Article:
Winter Fuji │ NEX-7 & Canon NFD 50mm F1.4 │ 50mm, ISO 100, f/22, 1/20, -1.0EV
Didn't go to the office today, and have finally finished the paper I've been working on. Free from distractions (almost), I was able to just relax with some coffee and not be distracted. I got into the nitty gritty and am pleased with the results. Sometimes, going into an office to work stifles creativity, concentration, and is full of distractions (mostly in the form of new tasks). I had one task today, and now it's done, I can open Lightroom and have a look at the photos from this morning. (Click the above photo to see it in a larger size).
This morning the sunlight was shining through our blinds, and so rather than work from home, we decided to get some fresh air and work from a coffee-shop, as many people do. We have the essential Apple computers, so we are allowed into that club, at least!
The above photo is of the Tokyo Metropolitan Government building [東京都庁舎], which has North and South viewing decks on the 45th floors on each tower. The views are nothing short of spectacular. One realises the size of Tokyo, when it doesn't disappear from view. The only thing stopping Tokyo in the West and North are the mountain ranges of the minami-alps, and the site of the 1998 Winter Olympics. To the South, there is Tokyo Tower, Tokyo Sky tree, and Tokyo bay. The East spreads into Chiba and Narita Airport... you'll never see all the way out there! Massive.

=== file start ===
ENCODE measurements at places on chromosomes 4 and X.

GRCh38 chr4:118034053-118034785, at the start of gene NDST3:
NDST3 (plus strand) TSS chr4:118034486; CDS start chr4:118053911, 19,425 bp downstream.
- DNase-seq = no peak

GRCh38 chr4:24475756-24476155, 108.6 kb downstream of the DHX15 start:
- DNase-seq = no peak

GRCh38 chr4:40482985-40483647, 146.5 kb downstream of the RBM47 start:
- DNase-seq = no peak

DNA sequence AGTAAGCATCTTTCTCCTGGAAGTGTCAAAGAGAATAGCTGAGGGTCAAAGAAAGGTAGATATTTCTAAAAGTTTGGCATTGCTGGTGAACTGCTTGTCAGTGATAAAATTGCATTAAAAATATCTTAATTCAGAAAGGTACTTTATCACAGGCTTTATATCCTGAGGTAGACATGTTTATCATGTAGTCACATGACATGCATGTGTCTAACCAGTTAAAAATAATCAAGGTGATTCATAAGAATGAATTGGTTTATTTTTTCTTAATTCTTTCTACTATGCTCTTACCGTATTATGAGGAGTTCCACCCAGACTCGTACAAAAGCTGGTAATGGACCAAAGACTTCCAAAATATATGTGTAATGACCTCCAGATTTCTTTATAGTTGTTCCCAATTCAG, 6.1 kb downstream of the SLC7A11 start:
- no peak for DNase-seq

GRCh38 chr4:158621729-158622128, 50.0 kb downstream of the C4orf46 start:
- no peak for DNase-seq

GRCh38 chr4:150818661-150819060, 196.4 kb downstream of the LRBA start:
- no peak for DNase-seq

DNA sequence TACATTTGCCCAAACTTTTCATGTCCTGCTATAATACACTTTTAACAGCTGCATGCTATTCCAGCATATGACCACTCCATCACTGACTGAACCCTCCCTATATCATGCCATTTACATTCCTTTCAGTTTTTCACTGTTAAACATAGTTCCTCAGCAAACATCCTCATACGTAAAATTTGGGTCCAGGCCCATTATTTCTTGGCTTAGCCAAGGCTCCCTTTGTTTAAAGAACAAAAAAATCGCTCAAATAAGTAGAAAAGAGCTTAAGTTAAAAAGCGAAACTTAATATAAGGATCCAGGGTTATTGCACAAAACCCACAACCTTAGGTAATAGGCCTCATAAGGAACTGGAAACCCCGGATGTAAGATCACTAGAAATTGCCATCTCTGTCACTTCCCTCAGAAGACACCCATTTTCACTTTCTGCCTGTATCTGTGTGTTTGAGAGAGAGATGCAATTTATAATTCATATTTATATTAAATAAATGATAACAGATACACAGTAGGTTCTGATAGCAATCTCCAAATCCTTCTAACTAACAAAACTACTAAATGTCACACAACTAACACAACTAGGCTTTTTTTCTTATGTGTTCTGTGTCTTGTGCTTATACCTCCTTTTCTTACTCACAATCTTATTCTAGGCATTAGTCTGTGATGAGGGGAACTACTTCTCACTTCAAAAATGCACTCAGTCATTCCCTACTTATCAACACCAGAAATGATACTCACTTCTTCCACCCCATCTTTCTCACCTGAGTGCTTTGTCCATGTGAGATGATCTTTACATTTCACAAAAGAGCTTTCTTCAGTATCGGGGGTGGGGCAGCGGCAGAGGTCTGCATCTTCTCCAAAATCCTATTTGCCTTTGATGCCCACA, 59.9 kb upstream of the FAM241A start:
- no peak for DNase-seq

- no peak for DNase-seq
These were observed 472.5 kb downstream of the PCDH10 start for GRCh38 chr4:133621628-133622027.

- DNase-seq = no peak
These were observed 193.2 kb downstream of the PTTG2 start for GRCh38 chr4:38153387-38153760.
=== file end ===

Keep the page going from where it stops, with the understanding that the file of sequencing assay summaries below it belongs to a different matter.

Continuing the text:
It was so fresh and clear, with favourable winds. We rushed to the government building, scooted up to the 45th floor, and was in complete awe at the site of Mt. Fuji dominating the landscape. Most days, it's impossible to see. In the summer, heat-hase and the aerosol boundary layer (lit. smog) reduce visibility, even in a city as clean as Tokyo. In winter, the boundary layer is lower, so the light has less crud through which to pass (non-scientific term, there).
I always thought it was a myth, to be able to see Fuji so clearly from central Tokyo, but we've done it. Another one checked off the list.
Though the above vertical panorama shows significant reflections due to both my positioning and the thick double-glazing, I'm continually impressed with the NEX series of cameras.